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User Generated Content: Why you Shouldn’t use it Blindly

August 29, 2017

The marketing world seems to always have a “buzz” about one topic or another, and for the past few months, it truly seems like leveraging User Generated Content has become all the rage. That said, a lot of the articles that have come out surrounding User Generated Content (hereon out ‘UGC’) have talked a lot about the positives, but not so much about why using it blindly could actually hurt your brand’s reputation.

Below exercises some caution in talking about UGC and discusses the benefits, the downsides, and the best practices so you can keep up with the latest trend while also keeping your brand’s image at heart.

How User Generated Content Works

While UGC may be a buzz term these days, it’s nothing fancy. This simple refers to any content that was created by someone using an online source. This could be someone who comments on a blog post, writes a guest blog post, participates in an online forum, creates their own podcast, advertisement, video, etc. In general, UGC is made available on social media, but it can be something you find anywhere on the web.

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While technically anything you didn’t create could be considered UGC, it typically refers to content that someone created for the general public by sharing that content. For businesses, the lines get blurred when they want to use an image they don’t have the rights to use, or when they publish a guest post or an infographic without permission from the creator. Consider the benefits and pitfalls below:

The Benefits of User Generated Content

Millions of users are producing content everyday and publicly sharing on social media platforms. Social media marketing has made it easier than ever to identify your target market and be able to speak directly to them, and if you have built a following, you may already have a significant population who are promoting your brand on social channels and creating content on your behalf. This can be an awesome connection to have with your audience that can certainly work to your advantage.

  • Users that engage with your brand generally like to do so, they wanted to take the photo or post the comment in the first place—this connection with your audience can be extremely beneficial.
  • UGC campaigns have been shown to increased click-thru rate (up to 400%), and can increase web conversions by 26%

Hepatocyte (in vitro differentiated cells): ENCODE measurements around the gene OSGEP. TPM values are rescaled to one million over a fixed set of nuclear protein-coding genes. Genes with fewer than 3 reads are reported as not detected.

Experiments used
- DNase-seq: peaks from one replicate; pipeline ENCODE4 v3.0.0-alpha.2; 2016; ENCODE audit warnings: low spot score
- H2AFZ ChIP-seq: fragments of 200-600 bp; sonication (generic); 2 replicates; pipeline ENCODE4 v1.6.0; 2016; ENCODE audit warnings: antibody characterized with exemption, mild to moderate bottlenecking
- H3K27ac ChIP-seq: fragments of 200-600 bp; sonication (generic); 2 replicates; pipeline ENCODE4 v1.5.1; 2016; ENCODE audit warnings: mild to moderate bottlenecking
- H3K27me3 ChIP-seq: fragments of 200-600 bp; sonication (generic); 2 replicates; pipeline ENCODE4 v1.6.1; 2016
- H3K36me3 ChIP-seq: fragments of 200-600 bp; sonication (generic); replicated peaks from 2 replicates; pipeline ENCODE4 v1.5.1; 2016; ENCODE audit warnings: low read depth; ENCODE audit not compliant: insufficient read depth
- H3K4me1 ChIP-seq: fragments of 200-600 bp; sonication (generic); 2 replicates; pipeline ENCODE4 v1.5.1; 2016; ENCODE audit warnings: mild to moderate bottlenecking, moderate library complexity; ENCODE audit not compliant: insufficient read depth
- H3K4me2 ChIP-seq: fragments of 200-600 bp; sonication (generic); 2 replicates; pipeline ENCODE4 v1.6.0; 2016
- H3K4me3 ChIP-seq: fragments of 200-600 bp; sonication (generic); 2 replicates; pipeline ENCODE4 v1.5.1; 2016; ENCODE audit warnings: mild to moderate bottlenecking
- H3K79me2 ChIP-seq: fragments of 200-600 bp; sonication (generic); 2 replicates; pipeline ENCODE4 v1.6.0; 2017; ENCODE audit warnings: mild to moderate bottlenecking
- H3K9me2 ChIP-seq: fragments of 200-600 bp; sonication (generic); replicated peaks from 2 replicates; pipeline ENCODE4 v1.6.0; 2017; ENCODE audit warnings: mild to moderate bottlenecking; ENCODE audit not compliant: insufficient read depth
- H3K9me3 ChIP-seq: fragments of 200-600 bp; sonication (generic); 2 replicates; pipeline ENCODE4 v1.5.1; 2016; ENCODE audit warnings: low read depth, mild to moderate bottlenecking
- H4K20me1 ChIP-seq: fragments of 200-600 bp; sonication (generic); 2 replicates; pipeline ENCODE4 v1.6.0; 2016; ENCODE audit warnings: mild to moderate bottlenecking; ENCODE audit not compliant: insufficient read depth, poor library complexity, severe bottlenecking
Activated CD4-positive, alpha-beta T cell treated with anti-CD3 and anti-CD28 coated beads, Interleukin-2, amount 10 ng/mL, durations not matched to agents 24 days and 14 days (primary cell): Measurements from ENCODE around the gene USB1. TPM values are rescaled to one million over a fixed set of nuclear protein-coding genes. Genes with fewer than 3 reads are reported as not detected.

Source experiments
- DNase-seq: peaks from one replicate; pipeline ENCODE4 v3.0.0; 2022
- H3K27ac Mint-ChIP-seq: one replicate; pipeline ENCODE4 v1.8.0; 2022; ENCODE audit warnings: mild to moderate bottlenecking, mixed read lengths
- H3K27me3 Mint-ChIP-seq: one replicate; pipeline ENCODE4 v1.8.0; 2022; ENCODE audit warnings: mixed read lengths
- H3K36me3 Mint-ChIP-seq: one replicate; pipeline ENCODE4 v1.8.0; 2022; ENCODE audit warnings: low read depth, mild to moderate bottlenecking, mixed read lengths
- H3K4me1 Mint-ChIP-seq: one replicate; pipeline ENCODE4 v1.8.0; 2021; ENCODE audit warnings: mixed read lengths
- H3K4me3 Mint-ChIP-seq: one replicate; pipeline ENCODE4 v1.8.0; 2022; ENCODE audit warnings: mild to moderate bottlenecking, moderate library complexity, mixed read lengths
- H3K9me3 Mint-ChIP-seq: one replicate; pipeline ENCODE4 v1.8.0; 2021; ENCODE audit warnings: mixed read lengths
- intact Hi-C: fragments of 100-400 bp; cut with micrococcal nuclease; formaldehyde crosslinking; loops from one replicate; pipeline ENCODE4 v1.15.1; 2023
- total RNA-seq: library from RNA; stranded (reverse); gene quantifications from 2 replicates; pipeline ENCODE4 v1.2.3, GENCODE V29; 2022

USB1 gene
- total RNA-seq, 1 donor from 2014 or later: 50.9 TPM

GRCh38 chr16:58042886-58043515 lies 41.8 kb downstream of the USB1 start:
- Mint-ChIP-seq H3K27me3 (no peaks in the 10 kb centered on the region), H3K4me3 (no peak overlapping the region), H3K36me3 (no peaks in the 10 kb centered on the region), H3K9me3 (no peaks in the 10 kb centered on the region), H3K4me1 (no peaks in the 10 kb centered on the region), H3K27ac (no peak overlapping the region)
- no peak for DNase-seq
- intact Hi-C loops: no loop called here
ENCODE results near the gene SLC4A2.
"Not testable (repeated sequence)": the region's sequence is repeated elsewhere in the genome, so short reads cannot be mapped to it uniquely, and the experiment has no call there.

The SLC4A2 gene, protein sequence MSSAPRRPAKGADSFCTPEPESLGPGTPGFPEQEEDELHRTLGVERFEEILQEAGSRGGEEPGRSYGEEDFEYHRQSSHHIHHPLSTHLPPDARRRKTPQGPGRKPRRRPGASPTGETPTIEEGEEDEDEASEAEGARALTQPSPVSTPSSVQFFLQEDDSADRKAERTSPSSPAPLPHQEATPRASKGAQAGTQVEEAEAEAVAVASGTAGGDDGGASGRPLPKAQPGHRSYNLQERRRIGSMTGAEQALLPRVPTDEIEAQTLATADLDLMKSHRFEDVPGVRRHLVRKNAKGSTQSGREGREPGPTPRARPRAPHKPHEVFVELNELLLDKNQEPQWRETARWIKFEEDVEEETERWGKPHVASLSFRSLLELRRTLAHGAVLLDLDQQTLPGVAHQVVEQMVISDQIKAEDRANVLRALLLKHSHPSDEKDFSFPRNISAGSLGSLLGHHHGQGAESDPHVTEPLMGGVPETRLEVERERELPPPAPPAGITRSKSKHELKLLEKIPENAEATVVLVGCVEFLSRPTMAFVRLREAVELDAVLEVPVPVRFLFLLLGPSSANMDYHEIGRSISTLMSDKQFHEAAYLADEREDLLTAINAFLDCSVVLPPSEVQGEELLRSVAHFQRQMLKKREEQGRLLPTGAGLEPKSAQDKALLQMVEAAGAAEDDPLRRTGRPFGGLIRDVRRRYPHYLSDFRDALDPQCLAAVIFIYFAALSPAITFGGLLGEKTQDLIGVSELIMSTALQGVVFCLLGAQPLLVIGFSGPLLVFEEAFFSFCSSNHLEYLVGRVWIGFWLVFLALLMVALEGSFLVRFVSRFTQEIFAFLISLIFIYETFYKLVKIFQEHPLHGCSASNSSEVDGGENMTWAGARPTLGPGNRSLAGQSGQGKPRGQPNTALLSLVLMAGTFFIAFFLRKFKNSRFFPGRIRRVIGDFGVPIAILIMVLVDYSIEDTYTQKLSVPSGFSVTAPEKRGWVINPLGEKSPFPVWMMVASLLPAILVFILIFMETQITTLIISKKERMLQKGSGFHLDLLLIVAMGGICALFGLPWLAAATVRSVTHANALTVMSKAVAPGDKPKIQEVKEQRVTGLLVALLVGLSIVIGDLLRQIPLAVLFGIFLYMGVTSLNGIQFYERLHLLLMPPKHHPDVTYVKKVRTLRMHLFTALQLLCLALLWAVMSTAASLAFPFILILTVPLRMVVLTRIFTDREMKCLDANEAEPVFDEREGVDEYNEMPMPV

• According to Marketing Tech News, “social networking (50%), peer reviews (68%) and conversations with friends (74%) which are all forms of UGC, are more trusted for product information than TV (34%), radio (37%) and newspapers (44%)”
  • UGC can increase the amount of time spent on your website, which will help to sell your brand and products/services more easily. With AgencyAnalytics you can follow your UGC campaigns and monitor them through the user dashboard, or you can create your own report for that campaign. Below shows how you create just one login, but can toggle from campaign to campaign (or in many cases, client to client):

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With so much content being generated every day, it is easy to see how leveraging this as a strategy can be effective.

There are many ways to utilize UGC (the many ways, which are out of scope of this article, can encompass a wide variety of marketing strategies which you can learn more about here). While these benefits sound appealing, UGC still needs to be done strategically so that you don’t get caught in an uncomfortable situation where you need to pull out a “damage control” strategy.

A Word of Caution with User Generated Content

The majority of problems that come up with UGC are either related to the tarnishing of the brand’s image or even more serious, legal issues (like copyright or libel) for using content that you are not creating. Remember that just like any content, if you don’t create it you don’t control it, but even more importantly, you do not necessarily have the rights to use it in advertisement.

There is also risk of looking inauthentic by simulating UGC—think those who use “Insta-famous” celebrities to promote their products, who are clearly being paid to do product placement. Obviously these kind of strategies do not resonate well with an authentic audience, and can also diminish the quality of the brand image you are trying to cultivate. In fact, there is actually a service called Instafamous that builds UGC for you: